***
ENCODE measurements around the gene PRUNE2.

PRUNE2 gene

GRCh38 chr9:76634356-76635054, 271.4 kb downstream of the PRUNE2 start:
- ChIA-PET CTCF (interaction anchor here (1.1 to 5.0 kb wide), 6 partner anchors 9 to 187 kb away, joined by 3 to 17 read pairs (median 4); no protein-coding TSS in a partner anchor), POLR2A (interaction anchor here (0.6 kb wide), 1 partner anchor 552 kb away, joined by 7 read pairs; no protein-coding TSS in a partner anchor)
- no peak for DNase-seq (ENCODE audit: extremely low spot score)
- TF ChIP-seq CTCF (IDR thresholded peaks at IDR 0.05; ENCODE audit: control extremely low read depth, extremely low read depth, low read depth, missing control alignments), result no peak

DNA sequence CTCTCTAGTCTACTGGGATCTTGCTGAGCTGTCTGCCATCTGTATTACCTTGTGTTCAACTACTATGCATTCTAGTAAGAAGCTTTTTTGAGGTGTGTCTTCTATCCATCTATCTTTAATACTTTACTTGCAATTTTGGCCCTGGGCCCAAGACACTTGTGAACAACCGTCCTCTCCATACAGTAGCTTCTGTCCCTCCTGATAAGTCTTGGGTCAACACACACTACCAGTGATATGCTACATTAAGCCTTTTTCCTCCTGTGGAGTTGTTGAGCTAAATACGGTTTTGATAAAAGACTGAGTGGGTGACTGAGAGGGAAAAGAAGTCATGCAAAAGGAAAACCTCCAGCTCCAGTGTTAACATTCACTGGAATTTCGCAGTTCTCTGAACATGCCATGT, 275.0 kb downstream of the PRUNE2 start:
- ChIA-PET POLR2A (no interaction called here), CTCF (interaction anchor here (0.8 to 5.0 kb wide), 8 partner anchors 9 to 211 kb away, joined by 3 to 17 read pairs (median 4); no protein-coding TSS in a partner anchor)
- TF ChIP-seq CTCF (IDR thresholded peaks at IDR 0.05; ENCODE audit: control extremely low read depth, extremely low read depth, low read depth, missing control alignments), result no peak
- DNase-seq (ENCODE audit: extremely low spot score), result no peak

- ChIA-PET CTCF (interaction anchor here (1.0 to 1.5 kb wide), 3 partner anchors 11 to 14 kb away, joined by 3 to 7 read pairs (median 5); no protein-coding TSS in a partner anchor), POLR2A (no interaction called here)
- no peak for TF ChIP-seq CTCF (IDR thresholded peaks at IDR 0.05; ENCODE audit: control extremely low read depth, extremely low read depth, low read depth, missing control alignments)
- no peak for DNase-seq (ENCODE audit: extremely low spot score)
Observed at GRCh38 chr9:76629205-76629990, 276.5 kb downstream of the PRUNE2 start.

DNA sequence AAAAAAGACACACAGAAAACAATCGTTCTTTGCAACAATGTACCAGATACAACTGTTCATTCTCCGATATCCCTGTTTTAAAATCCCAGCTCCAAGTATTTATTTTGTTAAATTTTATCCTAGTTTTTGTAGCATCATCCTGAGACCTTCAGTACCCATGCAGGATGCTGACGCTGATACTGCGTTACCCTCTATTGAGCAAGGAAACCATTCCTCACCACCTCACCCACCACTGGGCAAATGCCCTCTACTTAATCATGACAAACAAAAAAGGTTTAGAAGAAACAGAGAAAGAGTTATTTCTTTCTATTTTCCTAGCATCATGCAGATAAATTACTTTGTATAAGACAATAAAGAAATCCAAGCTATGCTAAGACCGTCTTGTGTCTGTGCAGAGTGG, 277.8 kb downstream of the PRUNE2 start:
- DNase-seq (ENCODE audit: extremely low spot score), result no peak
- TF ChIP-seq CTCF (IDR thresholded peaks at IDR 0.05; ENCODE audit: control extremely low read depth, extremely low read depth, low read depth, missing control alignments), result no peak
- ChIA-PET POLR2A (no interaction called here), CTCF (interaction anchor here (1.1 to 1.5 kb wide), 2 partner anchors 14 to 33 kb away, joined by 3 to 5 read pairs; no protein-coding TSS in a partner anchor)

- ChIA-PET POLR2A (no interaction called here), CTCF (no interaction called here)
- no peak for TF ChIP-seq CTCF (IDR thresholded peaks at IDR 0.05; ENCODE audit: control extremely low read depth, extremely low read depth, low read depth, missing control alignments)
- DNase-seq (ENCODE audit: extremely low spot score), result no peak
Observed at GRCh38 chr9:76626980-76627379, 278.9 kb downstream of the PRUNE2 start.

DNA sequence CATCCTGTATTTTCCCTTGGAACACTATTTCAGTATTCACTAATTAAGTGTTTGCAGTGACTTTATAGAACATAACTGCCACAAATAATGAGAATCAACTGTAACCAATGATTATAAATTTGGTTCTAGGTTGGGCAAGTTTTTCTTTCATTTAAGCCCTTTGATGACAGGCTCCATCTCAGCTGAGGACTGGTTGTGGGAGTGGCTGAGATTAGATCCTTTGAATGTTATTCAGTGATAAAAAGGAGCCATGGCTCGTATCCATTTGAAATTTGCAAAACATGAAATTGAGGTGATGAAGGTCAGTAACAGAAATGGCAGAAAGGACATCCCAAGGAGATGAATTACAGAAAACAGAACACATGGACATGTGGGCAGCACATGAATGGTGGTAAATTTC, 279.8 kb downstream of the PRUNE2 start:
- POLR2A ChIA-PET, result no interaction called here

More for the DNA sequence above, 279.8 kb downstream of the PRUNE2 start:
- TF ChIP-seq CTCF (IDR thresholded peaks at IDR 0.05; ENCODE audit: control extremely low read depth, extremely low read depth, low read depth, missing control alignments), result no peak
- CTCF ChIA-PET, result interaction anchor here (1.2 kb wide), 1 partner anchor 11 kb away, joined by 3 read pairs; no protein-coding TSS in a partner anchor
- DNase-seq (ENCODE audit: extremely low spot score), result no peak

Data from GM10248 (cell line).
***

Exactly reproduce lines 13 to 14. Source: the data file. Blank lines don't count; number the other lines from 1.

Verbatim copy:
- no peak for DNase-seq (ENCODE audit: extremely low spot score)
Observed at GRCh38 chr9:76629205-76629990, 276.5 kb downstream of the PRUNE2 start.